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Animating The Characters
"Toy Story 2" turned out to be a dream come true for the film's talented group of animators. Just as Lasseter and the story team enjoyed revisiting their friends, so too did the animators. Additionally, the story for the sequel called for a diversity of acting styles ranging from subtle movements to slapstick comedy and heartfelt drama. Compared to their previous assignment on "A Bug's Life" — which had a large cast of complicated characters with multiple appendages — working on the toy characters was a change of pace for the animators.

Supervising animator Glenn McQueen observes, "We know exactly who these characters are. It's like slipping on a pair of shoes that have been in the closet for a couple of years. They fit perfectly, they're already broken in, no chafing, no bunions. It's just comfort from the word go. Buzz and Woody are like our Mickey Mouse. The other real advantage we have here is that our animators have a lot more experience so the animation is far better on this film than it was on the original 'Toy Story.'"

"Toy Story 2" also offered the animators lots of new and improved tools for doing their job. Technology is faster and more sophisticated than on previous Disney/Pixar films, allowing the animators to concentrate on their performance. Despite its many advantages, computer animation is still a labor intensive art form where even the most skilled artist creates typically four or five seconds of animated footage in a given week.

Working closely with McQueen on this film were directing animators Kyle Balda and Dylan Brown. Balda had studied traditional animation techniques while attending CalArts but was attracted to computer generated imagery. He went on to create special effects for such films as "Jumanji" and "The Mask" during a four-year stint with ILM before joining Pixar to work on "Toy Story 2." Brown was already interested in computer animation when he saw "Jurassic Park" in 1993. The film blew him away and led him to pursue a position at Pixar.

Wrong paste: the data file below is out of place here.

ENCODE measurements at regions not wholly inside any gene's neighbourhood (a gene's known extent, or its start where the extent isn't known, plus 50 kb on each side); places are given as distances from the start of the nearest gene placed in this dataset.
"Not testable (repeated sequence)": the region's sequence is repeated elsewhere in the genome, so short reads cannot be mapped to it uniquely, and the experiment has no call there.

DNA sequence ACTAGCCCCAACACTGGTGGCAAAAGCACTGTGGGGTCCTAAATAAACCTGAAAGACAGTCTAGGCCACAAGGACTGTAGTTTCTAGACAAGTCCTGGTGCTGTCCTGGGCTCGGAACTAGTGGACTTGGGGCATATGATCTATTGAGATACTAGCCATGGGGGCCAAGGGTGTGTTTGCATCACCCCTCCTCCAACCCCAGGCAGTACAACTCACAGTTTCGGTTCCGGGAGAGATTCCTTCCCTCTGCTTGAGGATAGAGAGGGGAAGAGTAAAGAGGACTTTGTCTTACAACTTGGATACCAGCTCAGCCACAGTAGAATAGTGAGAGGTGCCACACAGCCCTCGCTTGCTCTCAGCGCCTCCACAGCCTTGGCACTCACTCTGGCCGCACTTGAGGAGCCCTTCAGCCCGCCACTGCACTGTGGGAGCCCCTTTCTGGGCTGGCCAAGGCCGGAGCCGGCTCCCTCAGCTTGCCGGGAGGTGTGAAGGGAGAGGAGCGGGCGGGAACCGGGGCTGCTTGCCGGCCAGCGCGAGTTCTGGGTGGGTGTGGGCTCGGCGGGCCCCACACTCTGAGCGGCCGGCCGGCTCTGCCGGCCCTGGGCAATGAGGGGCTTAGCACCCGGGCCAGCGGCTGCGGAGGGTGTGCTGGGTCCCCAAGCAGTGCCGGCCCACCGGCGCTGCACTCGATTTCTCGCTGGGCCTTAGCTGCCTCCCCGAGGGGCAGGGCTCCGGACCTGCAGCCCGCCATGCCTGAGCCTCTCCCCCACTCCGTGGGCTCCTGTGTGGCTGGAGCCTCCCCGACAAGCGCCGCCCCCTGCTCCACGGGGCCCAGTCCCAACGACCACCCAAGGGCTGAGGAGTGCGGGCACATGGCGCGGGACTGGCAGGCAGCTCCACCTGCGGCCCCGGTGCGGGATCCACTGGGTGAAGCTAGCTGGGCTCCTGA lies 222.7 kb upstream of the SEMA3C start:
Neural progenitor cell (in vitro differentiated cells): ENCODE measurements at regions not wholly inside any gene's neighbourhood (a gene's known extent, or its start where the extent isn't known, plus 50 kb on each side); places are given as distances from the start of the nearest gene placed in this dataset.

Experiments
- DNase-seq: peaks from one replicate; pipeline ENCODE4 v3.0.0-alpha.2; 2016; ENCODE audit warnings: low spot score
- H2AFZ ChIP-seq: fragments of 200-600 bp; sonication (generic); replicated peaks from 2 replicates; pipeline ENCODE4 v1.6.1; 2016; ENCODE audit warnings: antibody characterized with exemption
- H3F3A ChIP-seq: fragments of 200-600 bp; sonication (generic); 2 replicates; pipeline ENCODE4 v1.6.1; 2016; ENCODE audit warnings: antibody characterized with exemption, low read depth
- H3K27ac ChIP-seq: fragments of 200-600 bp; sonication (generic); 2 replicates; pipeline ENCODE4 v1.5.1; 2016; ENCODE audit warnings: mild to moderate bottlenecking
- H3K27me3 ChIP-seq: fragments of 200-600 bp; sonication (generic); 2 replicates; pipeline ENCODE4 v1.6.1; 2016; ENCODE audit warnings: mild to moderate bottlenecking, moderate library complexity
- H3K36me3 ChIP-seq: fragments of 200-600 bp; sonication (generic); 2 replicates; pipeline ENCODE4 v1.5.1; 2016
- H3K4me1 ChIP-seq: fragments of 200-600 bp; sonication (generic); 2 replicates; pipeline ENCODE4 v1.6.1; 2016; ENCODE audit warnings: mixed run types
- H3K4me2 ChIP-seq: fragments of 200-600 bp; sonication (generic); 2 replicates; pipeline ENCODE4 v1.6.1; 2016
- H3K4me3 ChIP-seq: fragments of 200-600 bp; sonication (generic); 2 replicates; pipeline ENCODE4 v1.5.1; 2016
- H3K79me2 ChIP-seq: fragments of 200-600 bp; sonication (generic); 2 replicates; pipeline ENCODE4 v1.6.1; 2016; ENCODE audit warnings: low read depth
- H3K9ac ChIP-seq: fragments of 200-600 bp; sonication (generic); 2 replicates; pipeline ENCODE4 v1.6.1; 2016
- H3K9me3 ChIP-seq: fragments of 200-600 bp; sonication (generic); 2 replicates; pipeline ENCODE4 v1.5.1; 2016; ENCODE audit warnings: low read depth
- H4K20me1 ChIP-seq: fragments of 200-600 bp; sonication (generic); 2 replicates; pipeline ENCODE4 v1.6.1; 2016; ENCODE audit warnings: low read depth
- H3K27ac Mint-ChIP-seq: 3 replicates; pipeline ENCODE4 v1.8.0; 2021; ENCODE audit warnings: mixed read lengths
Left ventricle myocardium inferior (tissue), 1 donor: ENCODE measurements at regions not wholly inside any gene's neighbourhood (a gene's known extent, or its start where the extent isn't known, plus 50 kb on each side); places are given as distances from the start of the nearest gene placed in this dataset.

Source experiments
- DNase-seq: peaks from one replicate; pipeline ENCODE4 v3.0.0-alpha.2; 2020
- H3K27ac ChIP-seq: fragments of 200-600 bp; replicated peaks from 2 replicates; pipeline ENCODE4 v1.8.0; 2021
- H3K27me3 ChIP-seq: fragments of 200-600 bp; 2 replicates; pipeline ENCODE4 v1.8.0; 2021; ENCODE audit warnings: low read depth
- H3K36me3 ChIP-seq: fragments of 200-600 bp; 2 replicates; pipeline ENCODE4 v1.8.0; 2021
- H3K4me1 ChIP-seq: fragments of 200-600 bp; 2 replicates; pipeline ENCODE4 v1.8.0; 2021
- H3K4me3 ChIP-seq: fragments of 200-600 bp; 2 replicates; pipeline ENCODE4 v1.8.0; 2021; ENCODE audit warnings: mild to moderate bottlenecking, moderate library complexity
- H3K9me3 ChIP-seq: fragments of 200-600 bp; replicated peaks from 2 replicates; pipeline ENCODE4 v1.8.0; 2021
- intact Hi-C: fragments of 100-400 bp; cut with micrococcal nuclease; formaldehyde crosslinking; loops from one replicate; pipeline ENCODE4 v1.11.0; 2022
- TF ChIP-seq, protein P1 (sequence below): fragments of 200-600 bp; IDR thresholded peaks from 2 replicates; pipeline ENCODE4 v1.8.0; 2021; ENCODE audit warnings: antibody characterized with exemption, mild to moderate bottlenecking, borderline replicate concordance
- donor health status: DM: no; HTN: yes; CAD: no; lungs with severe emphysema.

"The thing I really like about animation is the motion," says Balda, "and computers let you concentrate wholly on that aspect. You don't have to worry about being on model with the character; you can just focus 100% on the performance and the timing. Working on the sequel to 'Toy Story,' gave us the added advantage of having an entire film to look at for reference. It would be like a painter studying Picasso. You're trying to match that style but at the same time you're doing something completely original. The original 'Toy Story' gave us something to live up to. You have to make sure that these characters remain consistent from one show to the next."

He adds, "'Toy Story 2' is a real animator's film. Unlike 'A Bug's Life' which was a big epic tale with so much to look at in the world around you, this film is a little bit smaller and more about the characters themselves. What's happening in their lives; what's motivating them. I think you get into the heads of the characters a lot more. From an animator's point of view, there's much more acting and performance so it gives you a chance to really explore a lot of different things."

Unlike traditional animation, where a directing animator usually specializes in one particular character, the animators on "Toy Story 2" tend to be generalists who work on whatever characters are needed in a shot. Still, some animators gravitate towards and excel in bringing specific characters to life.

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